Post-session and I was made up. Had I just found my magic surf SUP board?
Following a brief interlude, my next surf SUP session was a decidedly breezy affair. This can often be the case in my neck of the woods. But you deal with it. With gusts right on the point of the session not quite being doable, I paddled out, but at a different spot. The waves were lumpy, but steep, sucky and fast.
In conditions like this, you definitely don’t want to be trying to balance on an unstable sled. Fortunately, the Classic 9’11’s width ensured I wasn’t constantly bracing and spending more time trying to avoid a dunking. This meant I could concentrate on trying to pick off cleaner sections and enjoy better rides.
Considering the junky surf it was a lovely session. The sun was shining and I had a few belters. Some of the prone surfers were quite jealous! One of the biggest takeaways from that session was just how the momentum carried was allowing me to round sections and get onto unbroken faces. And when facing a decent hit I could fang the 9’11 round and chuck some spray. In some cases, less than ideal surf can be supremely fun! If, you have the right tools for the job.
Onwards and upwards.
Following the aforementioned session, I decided this Classic 9’11 was a keeper. And I’ve since gone on to enjoy countless SUP surfing sessions around the UK. Often it’s been a session saver. And the Classic’s coped well with everything from junky onshore mush to overhead bangers.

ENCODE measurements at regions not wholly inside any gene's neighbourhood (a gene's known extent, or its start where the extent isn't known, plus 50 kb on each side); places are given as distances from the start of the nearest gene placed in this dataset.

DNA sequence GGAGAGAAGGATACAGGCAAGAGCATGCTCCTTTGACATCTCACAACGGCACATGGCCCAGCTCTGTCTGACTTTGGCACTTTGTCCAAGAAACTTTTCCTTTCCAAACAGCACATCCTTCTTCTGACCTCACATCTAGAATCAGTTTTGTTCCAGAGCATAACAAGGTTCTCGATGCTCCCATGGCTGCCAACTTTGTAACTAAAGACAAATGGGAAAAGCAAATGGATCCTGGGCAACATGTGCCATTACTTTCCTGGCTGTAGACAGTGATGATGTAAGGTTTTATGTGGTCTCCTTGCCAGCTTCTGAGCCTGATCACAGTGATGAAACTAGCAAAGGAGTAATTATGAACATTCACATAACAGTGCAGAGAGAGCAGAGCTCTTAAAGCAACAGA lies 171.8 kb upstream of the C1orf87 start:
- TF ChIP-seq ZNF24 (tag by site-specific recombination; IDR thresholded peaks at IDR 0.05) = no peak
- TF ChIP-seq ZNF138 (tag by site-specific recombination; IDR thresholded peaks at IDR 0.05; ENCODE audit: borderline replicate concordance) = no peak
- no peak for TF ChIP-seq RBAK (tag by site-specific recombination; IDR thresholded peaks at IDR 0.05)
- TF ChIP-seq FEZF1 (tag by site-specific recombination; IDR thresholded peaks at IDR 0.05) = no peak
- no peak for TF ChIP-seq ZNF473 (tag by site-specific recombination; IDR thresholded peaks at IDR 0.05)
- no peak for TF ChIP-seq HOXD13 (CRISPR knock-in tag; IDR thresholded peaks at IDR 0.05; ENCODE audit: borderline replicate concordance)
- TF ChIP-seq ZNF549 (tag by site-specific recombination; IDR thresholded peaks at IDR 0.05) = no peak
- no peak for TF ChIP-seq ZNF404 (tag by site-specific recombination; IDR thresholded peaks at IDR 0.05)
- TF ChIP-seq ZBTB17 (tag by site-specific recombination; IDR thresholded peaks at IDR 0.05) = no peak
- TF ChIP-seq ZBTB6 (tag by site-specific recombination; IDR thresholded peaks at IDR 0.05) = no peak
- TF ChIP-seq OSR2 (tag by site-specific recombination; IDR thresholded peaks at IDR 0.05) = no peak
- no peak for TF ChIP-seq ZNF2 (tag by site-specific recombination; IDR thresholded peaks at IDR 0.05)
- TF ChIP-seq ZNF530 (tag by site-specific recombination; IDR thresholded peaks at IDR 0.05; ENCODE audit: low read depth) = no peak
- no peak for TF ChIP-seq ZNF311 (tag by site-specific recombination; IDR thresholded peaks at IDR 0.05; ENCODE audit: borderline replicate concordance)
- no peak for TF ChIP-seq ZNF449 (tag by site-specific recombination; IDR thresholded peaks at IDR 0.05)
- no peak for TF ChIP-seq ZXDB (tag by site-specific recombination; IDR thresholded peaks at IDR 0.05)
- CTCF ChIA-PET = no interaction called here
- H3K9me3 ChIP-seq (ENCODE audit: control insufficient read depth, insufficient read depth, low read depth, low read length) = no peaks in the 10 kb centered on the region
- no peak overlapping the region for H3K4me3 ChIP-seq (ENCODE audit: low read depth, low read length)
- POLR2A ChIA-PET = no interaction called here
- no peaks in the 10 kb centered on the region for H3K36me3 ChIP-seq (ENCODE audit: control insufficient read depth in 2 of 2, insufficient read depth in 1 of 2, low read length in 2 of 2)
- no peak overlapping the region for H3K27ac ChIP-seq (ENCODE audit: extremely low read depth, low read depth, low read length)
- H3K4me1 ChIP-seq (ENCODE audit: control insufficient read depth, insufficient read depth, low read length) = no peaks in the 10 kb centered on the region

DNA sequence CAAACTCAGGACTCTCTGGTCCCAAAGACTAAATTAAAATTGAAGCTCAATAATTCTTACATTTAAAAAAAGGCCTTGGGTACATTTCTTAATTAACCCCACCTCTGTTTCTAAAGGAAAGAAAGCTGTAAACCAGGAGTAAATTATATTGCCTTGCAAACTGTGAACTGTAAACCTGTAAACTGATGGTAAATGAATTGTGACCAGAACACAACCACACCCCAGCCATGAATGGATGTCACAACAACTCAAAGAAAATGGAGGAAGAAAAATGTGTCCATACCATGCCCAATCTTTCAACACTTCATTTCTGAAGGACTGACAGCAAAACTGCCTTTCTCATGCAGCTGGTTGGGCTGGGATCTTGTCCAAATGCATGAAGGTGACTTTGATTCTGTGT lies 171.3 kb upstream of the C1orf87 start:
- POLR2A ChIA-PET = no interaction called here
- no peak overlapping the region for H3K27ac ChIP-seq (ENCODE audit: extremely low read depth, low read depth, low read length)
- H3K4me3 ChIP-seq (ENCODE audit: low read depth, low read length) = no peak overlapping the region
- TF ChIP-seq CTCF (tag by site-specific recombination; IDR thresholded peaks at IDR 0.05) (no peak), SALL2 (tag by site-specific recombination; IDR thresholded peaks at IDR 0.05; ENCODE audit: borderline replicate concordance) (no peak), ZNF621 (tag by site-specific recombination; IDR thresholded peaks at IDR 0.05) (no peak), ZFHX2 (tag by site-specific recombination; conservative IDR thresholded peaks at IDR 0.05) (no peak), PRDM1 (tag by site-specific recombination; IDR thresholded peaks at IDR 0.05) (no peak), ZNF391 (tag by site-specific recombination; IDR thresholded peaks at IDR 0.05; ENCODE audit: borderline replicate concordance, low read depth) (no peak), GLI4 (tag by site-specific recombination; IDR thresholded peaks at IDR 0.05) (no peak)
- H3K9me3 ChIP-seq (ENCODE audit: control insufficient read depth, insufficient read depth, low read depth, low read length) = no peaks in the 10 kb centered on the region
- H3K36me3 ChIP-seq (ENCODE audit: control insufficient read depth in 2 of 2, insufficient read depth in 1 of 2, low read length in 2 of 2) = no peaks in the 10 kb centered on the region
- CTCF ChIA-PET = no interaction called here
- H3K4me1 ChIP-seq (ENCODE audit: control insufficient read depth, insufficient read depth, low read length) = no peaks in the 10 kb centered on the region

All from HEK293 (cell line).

Don’t get me wrong. The Classic 9’11 has its limits. Super hollow, high performance waves (once past a certain size) aren’t its forte. You’d be better off with something else, or even prone surfing. For most real world SUP surfing conditions, that the majority of wave riders will face, the Classic 9’11 works a treat though.
There are other great wave orientated stand up paddle boards out there too. But with brands updating their shapes each season, it’s hard to keep on top of the situation. The Classic shape doesn’t change, from season to season. So you know what you’re getting.
The Freshwater Bay Classic 10’6 SUP.
Not only have I enjoyed extensive use of the 9’11 I’ve also put some decent hours in aboard its bigger sibling. The Classic 10’6 is another adept performer. The magic thing here is whilst the board is a scaled upsize it retains all the performance traits of its smaller cousin. Albeit with bigger dimensions in play. This translates to the same style of riding from a familiar shape of SUP board. It’s also quite unusual getting an upscaled version so on point, with exactly the same feel as small SUPs in the same range. Often that feeling is lost between board sizes.
The 10’6 allows smaller swells to be ridden perhaps more efficiently than the 9’11. Heavyweights will appreciate this and be able to use the bigger version in larger waves. There’s also slightly more efficiency on flat water, compared to the 9’11. And anyone who’s truly into their traditional ‘toes on the nose’ longboard riding will find the 10’6 just pips the 9’11 in this category.
All in the Freshwater Bay Paddleboard Classic range of SUPs is a great choice for riders of all types, with a bias towards waves. They can be used perfectly fine on flat water but really do shine when real world SUP surfing conditions show up. For my money that’s worth every penny…
Tez Plavenieks – SUP Mag UK.
For more SUP articles and knowledge, posts head over to Freshwater Bay Paddleboard Co.’s blog here.